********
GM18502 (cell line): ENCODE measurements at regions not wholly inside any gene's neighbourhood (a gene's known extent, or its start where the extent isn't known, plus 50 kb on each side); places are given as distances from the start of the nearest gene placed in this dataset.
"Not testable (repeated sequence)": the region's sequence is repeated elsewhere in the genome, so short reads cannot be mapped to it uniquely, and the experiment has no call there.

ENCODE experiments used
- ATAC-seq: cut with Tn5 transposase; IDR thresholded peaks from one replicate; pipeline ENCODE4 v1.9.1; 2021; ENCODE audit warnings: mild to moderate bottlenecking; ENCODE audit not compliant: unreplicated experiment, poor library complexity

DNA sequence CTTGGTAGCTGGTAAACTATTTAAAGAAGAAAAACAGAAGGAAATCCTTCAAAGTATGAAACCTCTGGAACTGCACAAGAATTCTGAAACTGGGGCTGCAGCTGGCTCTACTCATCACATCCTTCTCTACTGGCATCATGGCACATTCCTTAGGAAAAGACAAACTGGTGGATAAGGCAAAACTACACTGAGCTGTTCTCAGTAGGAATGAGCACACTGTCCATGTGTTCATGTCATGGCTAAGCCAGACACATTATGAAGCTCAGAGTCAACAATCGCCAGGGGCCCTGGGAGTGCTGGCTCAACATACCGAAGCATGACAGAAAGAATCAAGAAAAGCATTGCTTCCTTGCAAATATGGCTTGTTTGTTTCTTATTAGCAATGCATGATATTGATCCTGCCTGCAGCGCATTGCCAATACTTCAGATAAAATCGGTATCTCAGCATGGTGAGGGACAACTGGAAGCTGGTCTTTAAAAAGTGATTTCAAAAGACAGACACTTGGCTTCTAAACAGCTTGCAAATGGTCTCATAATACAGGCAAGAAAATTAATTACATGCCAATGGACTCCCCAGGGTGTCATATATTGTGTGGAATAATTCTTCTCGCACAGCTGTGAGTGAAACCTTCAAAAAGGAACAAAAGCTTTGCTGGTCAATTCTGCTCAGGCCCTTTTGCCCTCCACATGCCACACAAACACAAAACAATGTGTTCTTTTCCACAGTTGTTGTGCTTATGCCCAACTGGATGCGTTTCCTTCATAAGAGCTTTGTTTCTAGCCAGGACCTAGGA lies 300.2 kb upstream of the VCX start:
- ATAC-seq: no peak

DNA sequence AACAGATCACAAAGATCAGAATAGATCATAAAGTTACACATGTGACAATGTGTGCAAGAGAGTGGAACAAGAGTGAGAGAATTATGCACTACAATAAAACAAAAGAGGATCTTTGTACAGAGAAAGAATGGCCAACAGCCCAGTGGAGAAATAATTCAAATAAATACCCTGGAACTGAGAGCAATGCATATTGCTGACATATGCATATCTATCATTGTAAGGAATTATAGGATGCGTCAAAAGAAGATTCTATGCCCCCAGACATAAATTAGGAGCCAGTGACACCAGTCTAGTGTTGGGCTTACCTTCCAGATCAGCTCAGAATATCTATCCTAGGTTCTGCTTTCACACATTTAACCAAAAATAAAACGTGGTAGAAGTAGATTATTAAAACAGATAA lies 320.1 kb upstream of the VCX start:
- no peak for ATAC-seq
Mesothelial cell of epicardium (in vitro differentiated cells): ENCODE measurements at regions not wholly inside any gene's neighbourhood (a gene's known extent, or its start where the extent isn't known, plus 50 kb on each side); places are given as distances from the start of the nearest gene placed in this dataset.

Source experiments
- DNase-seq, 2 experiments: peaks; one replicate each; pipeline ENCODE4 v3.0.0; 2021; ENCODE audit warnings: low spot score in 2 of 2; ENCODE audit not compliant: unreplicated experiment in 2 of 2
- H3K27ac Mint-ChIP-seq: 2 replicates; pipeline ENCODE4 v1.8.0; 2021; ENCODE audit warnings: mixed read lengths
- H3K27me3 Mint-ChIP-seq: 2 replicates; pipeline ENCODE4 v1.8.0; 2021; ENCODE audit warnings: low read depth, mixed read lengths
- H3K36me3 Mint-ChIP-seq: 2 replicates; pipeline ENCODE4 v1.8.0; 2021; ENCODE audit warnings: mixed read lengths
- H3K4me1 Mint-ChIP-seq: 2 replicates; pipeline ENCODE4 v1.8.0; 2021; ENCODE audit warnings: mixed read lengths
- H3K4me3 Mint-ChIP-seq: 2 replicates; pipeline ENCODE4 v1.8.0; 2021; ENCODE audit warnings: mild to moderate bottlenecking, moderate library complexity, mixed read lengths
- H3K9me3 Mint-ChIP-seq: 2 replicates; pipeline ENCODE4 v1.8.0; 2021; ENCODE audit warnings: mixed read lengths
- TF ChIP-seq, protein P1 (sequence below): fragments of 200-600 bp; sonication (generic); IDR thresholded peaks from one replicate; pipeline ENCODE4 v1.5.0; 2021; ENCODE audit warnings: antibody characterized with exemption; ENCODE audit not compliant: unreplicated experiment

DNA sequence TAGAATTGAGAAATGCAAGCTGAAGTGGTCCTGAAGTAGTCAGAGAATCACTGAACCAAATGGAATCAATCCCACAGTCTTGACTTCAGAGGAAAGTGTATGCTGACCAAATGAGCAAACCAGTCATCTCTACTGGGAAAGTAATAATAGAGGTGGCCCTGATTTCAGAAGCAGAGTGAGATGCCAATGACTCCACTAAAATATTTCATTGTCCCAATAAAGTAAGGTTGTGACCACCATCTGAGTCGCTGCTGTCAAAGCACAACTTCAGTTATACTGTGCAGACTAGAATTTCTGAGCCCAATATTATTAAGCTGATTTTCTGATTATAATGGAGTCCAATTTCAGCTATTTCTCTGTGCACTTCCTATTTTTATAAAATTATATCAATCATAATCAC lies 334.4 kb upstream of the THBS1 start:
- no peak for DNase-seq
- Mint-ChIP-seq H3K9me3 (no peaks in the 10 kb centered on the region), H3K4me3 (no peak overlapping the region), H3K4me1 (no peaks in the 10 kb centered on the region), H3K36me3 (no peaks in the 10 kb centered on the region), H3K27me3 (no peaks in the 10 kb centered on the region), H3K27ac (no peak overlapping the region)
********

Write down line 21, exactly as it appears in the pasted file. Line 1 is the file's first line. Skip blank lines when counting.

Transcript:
- Mint-ChIP-seq H3K9me3 (no peaks in the 10 kb centered on the region), H3K4me3 (no peak overlapping the region), H3K4me1 (no peaks in the 10 kb centered on the region), H3K36me3 (no peaks in the 10 kb centered on the region), H3K27me3 (no peaks in the 10 kb centered on the region), H3K27ac (no peak overlapping the region)